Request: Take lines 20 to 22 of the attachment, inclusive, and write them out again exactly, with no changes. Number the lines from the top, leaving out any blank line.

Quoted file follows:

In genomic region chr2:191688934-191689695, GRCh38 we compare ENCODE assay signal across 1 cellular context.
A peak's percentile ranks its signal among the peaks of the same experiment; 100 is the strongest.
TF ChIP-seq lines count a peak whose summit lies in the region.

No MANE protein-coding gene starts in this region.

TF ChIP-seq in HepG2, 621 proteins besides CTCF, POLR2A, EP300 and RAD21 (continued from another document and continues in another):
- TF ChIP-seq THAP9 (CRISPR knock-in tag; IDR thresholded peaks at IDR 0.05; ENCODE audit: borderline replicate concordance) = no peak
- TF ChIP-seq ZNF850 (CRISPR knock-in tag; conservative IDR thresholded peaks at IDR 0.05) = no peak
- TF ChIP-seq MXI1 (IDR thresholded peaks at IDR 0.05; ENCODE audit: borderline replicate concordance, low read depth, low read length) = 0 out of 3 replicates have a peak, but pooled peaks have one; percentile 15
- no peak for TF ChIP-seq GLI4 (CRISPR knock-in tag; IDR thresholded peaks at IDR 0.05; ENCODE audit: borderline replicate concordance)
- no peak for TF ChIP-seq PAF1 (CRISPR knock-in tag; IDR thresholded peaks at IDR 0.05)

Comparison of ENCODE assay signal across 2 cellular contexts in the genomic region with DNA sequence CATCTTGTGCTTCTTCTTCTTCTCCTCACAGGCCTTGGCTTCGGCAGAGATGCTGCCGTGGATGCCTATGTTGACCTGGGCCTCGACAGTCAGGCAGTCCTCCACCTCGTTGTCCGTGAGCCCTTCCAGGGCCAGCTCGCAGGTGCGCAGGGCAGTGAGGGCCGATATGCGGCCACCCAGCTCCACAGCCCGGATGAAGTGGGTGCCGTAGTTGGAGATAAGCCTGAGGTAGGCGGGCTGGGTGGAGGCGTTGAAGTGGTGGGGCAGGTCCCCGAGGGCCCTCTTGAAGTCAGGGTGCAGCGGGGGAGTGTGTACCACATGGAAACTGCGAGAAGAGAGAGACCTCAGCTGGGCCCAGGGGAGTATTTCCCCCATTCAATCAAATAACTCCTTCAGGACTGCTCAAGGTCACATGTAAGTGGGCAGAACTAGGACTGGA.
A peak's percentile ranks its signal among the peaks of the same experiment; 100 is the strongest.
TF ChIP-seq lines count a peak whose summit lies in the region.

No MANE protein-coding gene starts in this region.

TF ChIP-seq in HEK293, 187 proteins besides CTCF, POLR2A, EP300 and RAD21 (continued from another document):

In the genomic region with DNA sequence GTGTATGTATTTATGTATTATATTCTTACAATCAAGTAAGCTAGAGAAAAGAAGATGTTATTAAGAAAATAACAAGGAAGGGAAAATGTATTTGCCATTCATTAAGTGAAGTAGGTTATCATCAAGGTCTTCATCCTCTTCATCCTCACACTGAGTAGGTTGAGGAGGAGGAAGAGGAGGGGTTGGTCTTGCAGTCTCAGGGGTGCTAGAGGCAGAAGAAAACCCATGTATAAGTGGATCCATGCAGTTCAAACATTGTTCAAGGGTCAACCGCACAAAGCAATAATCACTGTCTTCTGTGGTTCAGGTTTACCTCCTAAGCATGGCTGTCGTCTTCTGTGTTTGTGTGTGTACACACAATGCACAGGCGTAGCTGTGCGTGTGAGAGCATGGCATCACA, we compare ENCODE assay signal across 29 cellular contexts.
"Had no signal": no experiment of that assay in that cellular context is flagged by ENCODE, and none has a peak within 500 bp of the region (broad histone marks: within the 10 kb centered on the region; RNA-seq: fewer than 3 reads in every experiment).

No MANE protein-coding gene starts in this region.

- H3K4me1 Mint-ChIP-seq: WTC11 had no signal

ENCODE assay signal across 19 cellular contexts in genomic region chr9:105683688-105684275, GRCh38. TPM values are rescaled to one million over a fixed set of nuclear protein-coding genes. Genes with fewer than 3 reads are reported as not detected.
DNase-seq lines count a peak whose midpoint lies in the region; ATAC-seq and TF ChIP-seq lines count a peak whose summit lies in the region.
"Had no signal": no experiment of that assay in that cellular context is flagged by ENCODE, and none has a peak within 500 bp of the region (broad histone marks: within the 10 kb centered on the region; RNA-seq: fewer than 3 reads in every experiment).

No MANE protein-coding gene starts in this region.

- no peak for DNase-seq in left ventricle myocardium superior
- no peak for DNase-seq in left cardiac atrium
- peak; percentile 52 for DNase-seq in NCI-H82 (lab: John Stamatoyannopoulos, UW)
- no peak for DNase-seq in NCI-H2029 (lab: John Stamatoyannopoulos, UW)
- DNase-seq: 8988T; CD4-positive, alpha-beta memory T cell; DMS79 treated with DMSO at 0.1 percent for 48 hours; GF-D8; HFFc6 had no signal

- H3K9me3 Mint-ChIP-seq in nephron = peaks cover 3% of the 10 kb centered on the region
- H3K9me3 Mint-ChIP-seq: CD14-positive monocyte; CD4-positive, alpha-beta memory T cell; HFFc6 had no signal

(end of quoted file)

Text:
ENCODE assay signal across 19 cellular contexts in genomic region chr9:105683688-105684275, GRCh38. TPM values are rescaled to one million over a fixed set of nuclear protein-coding genes. Genes with fewer than 3 reads are reported as not detected.
DNase-seq lines count a peak whose midpoint lies in the region; ATAC-seq and TF ChIP-seq lines count a peak whose summit lies in the region.
"Had no signal": no experiment of that assay in that cellular context is flagged by ENCODE, and none has a peak within 500 bp of the region (broad histone marks: within the 10 kb centered on the region; RNA-seq: fewer than 3 reads in every experiment).